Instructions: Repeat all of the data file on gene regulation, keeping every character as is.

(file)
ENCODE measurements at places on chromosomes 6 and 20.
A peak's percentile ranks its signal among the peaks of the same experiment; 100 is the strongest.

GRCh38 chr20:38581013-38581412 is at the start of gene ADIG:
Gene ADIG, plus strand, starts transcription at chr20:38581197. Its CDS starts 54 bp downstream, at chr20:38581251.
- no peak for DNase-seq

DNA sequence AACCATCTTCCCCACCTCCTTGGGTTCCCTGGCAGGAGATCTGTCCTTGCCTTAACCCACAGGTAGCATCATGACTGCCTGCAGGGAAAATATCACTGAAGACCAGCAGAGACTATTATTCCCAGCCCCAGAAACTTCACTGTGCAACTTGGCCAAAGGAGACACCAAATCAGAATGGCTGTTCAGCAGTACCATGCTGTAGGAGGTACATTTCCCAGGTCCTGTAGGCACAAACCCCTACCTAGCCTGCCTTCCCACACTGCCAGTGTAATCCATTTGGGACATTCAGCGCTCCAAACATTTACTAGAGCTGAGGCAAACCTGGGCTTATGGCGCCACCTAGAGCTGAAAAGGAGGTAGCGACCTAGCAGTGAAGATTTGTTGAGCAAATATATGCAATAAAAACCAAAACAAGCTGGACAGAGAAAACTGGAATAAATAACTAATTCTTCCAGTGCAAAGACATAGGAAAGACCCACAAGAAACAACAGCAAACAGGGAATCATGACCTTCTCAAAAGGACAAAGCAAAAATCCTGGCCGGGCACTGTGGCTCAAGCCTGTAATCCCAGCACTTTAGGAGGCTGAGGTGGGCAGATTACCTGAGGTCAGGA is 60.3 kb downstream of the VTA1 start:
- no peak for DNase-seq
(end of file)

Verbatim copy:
ENCODE measurements at places on chromosomes 6 and 20.
A peak's percentile ranks its signal among the peaks of the same experiment; 100 is the strongest.

GRCh38 chr20:38581013-38581412 is at the start of gene ADIG:
Gene ADIG, plus strand, starts transcription at chr20:38581197. Its CDS starts 54 bp downstream, at chr20:38581251.
- no peak for DNase-seq

DNA sequence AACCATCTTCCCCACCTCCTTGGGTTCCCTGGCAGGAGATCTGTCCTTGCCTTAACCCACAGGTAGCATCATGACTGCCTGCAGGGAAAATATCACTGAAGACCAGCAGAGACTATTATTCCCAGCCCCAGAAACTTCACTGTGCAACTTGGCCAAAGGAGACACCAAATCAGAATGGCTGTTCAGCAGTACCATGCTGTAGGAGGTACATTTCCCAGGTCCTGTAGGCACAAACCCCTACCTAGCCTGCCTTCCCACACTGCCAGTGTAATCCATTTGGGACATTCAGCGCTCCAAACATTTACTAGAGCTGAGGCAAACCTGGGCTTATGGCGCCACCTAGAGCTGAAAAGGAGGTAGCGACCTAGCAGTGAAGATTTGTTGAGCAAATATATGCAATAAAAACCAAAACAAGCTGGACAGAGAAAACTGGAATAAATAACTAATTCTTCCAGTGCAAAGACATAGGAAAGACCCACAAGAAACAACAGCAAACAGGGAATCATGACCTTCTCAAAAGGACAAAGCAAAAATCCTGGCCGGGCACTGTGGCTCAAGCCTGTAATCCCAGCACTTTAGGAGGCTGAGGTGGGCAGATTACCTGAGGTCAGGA is 60.3 kb downstream of the VTA1 start:
- no peak for DNase-seq